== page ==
One of the struggles parents have gone through for decades is determining when their child's sore throat is just that, a soreness caused by colds or flus, and when it is strep throat, which is an infection rather than a virus and should be treated with antibiotics, which colds and flus should not. Pet parents often face similar problems, and ask themselves things like "do dogs get strep throat"?
There is no simple answer. Yes, dogs can get tonsilitis and a sore throat. They can also get an infection caused by Streptococcus bacteria. However, these are not the same condition as strep throat in humans.
Here we are going to take a closer look at the issue of canine strep throat and other related issues that pet parents often find confusing, especially when it comes to the various, and numerous, reasons their pup may have a sore throat.
Do Dogs Get Sore Throats?
A sore throat is simply due to inflammation in the tonsils or the pharynx. It can be caused by irritation from allergens, a foreign object, or an infection.
Dogs can get sore throats that are also associated with coughing, sneezing, and runny noses and eyes, or they may be a stand-alone issue.
What is Strep Throat?
Most sore throats are just that, a soreness from a throat that has become inflamed as a result of a cold or the flu, or, in some cases, a particularly bad cough. These are most of the time due to viruses, and cannot be treated with anything other than rest and fluids, and that is as true for a dog as it is for a human being.
A small proportion of the sore throats seen in doctor's - and vet's - offices every year are, however, the result of the infection known as strep throat. It's called strep after the specific bacteria that is the culprit: streptococcus.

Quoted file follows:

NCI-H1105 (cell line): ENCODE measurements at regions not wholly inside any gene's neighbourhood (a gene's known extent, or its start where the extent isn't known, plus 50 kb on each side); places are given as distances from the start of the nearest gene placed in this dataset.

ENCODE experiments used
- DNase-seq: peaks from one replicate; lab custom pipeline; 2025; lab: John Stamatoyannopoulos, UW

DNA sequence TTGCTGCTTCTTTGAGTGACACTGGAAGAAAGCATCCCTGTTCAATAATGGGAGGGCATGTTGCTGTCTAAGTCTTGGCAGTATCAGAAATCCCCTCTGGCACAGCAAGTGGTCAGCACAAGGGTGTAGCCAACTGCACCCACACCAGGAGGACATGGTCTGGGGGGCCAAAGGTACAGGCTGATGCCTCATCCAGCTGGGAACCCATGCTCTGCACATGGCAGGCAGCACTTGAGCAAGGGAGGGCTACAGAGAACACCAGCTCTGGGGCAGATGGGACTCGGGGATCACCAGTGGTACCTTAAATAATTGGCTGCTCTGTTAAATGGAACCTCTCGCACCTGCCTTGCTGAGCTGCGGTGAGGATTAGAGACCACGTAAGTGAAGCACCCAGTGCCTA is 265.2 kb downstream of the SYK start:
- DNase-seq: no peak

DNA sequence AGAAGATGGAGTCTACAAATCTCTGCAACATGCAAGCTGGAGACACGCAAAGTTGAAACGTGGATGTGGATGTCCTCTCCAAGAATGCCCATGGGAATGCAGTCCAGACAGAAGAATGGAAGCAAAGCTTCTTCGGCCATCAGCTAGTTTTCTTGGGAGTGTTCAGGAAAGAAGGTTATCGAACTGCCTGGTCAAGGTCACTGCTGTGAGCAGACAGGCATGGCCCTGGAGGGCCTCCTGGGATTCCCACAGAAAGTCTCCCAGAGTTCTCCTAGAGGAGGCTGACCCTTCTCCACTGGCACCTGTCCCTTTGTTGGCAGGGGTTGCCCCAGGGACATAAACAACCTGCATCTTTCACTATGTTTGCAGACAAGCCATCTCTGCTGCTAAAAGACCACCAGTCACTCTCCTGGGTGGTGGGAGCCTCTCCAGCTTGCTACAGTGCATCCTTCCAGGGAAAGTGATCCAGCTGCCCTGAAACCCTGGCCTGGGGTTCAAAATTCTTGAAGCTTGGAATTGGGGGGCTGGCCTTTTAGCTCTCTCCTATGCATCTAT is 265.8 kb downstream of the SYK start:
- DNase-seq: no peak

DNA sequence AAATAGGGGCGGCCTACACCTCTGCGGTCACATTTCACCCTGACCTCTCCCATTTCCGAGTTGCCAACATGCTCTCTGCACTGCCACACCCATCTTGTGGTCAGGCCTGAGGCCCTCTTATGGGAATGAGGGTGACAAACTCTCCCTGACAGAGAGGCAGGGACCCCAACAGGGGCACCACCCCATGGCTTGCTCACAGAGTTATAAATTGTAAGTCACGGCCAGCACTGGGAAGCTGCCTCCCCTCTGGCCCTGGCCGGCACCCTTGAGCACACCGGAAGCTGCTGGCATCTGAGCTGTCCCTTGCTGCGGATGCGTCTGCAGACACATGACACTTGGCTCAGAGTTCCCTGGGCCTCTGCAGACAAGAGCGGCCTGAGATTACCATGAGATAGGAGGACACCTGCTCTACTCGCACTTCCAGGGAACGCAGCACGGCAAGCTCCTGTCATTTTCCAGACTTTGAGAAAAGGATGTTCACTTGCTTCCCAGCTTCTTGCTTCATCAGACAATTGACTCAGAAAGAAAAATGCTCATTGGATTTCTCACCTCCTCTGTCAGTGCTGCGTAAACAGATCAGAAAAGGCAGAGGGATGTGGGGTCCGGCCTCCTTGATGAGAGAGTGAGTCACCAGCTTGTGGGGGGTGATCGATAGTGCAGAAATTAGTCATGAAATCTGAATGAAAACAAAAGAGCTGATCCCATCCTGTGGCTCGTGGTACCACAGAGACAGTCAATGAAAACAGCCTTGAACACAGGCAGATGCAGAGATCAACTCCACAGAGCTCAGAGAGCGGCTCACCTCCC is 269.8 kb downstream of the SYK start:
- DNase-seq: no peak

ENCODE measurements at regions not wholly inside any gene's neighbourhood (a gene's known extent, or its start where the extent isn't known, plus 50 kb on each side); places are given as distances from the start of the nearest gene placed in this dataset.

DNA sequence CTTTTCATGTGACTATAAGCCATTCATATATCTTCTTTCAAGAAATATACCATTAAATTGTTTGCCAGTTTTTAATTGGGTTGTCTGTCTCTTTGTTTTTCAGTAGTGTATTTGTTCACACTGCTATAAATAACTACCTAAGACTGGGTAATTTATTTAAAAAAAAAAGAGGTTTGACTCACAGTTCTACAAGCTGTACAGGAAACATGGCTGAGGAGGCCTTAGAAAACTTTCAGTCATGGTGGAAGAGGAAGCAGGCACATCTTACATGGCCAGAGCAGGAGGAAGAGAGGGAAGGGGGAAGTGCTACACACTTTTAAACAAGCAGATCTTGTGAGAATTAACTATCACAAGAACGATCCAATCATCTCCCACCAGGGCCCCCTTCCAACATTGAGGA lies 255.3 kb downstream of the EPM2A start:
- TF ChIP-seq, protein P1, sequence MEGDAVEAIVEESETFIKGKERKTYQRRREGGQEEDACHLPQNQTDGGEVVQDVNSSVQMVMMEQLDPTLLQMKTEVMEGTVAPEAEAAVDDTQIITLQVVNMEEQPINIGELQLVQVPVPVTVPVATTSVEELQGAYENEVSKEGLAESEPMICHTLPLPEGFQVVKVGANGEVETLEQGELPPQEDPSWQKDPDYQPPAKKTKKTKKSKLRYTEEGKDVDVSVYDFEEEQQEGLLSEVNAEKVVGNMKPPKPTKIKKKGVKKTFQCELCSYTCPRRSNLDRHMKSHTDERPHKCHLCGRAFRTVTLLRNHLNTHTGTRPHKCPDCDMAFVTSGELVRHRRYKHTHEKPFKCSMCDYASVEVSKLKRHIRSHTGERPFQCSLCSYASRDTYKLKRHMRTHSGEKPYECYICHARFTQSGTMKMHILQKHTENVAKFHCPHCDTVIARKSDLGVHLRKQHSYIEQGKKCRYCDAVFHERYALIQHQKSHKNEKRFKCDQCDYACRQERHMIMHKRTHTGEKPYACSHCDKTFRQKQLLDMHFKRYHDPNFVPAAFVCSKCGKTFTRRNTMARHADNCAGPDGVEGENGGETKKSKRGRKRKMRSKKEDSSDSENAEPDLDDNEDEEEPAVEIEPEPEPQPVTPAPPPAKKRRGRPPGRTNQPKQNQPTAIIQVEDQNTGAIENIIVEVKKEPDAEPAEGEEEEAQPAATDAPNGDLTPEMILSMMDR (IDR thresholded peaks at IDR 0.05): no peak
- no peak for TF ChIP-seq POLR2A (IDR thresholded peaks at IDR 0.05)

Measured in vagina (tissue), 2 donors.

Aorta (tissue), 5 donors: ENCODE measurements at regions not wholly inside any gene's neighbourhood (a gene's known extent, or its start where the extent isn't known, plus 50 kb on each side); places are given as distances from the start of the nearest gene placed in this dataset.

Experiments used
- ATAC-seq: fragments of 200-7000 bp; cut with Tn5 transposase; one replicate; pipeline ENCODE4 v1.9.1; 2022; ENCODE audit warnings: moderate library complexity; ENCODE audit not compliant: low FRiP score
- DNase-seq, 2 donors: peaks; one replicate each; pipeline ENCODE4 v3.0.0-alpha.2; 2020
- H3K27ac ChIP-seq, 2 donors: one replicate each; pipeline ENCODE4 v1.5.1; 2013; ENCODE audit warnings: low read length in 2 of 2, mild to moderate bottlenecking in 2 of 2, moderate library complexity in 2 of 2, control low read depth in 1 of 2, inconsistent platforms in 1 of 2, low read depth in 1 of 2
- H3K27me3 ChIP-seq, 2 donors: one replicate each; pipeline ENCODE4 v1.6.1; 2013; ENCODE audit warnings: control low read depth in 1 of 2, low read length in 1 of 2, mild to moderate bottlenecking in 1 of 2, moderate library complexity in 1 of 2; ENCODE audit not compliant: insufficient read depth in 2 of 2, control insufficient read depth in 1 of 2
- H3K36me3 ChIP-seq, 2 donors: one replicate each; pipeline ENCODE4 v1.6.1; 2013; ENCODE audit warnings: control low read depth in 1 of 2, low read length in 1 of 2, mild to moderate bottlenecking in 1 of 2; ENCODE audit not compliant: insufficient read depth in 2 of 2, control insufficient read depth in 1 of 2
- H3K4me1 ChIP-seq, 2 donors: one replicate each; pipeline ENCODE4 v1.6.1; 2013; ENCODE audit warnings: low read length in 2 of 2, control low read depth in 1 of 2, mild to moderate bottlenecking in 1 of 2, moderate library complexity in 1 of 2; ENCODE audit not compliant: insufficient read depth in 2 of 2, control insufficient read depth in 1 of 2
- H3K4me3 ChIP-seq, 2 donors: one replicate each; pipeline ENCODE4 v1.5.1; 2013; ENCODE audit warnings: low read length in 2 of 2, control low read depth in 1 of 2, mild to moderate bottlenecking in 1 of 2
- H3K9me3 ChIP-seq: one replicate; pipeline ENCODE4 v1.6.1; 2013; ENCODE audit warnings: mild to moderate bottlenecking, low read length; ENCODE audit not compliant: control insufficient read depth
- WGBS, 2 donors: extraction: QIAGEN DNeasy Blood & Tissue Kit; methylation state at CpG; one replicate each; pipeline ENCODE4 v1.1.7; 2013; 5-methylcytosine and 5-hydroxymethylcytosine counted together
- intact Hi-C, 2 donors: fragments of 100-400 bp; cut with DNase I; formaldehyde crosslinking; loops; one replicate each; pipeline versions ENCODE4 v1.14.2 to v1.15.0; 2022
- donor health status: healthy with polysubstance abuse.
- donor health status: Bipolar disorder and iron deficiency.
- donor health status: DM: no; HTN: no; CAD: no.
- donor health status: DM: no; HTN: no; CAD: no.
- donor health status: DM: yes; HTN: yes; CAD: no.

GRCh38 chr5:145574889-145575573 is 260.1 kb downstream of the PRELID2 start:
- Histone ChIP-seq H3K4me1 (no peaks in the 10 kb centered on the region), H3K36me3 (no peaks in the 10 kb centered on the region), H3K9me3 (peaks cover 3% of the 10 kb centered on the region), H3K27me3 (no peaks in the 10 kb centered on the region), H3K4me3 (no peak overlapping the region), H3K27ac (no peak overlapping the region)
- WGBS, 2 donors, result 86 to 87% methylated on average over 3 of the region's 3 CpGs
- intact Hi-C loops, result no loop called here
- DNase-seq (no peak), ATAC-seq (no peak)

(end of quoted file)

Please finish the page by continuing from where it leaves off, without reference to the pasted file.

Understanding Strep Throat in Dogs
Strep throat as we know it is very rare in dogs. Most healthy dogs can easily beat a streptococcus infection before it becomes a problem. However, young puppies, older dogs or immunocompromised pups may have a harder time.
Because strep throat is primarily a human illness, don't automatically assume that your dog's apparent throat problems are caused by streptococcus, especially as the chances of that being the case are very low.
For a number of years, some thought that the dormant streptococcus bacteria in a dog's mouth may lead to infect humans around them. Research has now shown that is very rarely the case.
The reason why this is important is this belief in the past led some vets to prescribe dogs antibiotics 'preemptively' to prevent them from infecting their humans. This unfortunately contributed to the problem of antibiotic over prescription that has become a serious concern for both human and dog health.
Antibiotic resistance is promoted by misuse of antibiotics, particularly when antibiotics are used when they aren't needed. Antibiotic usage in humans and animals can be unnecessary or inappropriate, according to the Centers for Disease Control and Prevention.
Strep Throat vs Tonsillitis: What’s the Difference
Tonsillitis is an inflammation of the tonsils. Dogs have two tonsils, located a the back of the throat. The tonsils' main job is to help keep bacteria out of the body. When they are put to work or become infected themselves, they can become enlarged and inflamed. This is is known as tonsillitis.
Tonsillitis is less common in dogs than it is in humans, and it’s usually the small breeds that are most effected. Very, very few cases will actually warrant a tonsillectomy.
What Causes Sore Throats in Dogs?
Only your vet can diagnose what might be the real cause of sore throats in dogs. To determine if an infection is the problem, they will need to do a culture test, as doctors do for humans. To see if the tonsils are the issue, they will need to perform a full examination.
But strep throat and tonsillitis are rare in dogs. So what else might cause sore throats in dogs?
1. Injury From Foreign Objects
Dogs live to put things in their mouths. A lot. In fact, it's the rare pet parent who has not found themselves at least occasionally chasing their pup asking her (not that they'll answer) what it is they have in their mouth.
Throat injuries from foreign objects, or from a jagged bone are more common in dogs than primarily human ailments like strep throat or tonsillitis, and they will often cause sore throat-like pain. Such injuries could also be more serious, and a vet should always be consulted if you suspect your pup's throat has been damaged by something she ate.
2. Kennel Cough
Kennel cough is another very common cause of sore throat in dogs.